Sentencing for Sexual Offences Against Children


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Created on June 01, 2022

If you are convicted of a sexual offence against a child, there are a number of potential consequences. The range of sentences for sexual offences committed against a child are vast, varying from life imprisonment to community orders (i.e. working with the probation service in the community).

The sentence imposed will be determined by the sentencing guideline relevant to the particular offence and will depend upon the type and seriousness of the offence committed. Sexual offences range from the most serious (e.g. rape of a child) to comparatively less serious (e.g. non-contact offences, including being in possession of indecent images of a child).

The Sentencing Council’s Sexual Offences Definitive Guideline assists the court to determine the relevant sentence depending upon the offence committed and an assessment of ‘culpability’ and ‘harm’. There are usually a number of factors which the court will need to balance in order to arrive at the appropriate sentence: It is not a mathematical exercise, but rather, an assessment of a person’s blameworthiness and the damage caused as a result of their offending behaviour.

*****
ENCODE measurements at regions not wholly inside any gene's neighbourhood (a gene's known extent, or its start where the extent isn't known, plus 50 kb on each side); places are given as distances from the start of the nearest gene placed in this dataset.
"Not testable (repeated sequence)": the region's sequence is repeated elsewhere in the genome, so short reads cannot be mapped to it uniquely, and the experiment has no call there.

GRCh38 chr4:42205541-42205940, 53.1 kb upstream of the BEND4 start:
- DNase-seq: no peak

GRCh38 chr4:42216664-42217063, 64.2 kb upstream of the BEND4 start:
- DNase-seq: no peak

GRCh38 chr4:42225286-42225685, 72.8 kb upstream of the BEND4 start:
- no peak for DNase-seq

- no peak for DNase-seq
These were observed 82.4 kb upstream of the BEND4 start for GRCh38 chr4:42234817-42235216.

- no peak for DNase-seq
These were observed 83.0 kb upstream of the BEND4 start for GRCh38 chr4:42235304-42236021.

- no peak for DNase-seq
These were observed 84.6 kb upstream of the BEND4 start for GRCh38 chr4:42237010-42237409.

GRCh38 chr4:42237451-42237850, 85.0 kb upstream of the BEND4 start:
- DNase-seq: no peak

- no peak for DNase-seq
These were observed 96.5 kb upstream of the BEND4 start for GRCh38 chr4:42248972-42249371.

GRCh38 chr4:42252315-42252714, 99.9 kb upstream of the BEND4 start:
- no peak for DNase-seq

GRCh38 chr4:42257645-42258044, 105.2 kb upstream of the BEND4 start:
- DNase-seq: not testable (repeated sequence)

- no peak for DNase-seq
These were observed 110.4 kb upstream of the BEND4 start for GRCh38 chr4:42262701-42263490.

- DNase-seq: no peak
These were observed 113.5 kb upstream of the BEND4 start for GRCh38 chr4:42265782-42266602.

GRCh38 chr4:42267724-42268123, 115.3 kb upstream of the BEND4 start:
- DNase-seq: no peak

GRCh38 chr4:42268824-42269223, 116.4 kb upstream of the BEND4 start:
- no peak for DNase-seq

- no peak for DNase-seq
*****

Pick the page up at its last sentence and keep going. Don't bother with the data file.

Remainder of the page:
What sentence will I get for sexual assault of a child?

It very much depends upon the type of sexual assault and the assessment of culpability and harm. Assault of a child under 13 by penetration, for example, carries a maximum sentence of life imprisonment, with a range of 2 to 19 years imprisonment. Whereas sexual assault of a child under 13 (without penetration) could attract a much lesser sentence which can be served in the community, avoiding prison entirely.

How is the sentence calculated?

The starting point is to identify the relevant guideline for the offence. Let’s take sexual assault of a child under 13 as an example.

Step 1 is to identify the relevant category for ‘harm’: 1 being the most serious and 3 being the least serious. The guidelines assist with examples of what would be considered category 1 harm, category 2 harm and so on. Examples of the factors indicating varying levels of harm include severe or psychological or physical harm, touching of naked genitalia or naked breast area, a particularly vulnerable child due to extreme youth, or none of these.

Step 2 is to identify the relevant ‘culpability’ (i.e. how guilty a person is). Culpability A is the most serious and Culpability B the least serious. Culpability A involves behaviours such as a significant degree of planning, acting with others to commit the offence, use of drugs or alcohol on the victim to facilitate the offence, grooming and so on. Culpability B involves none of these.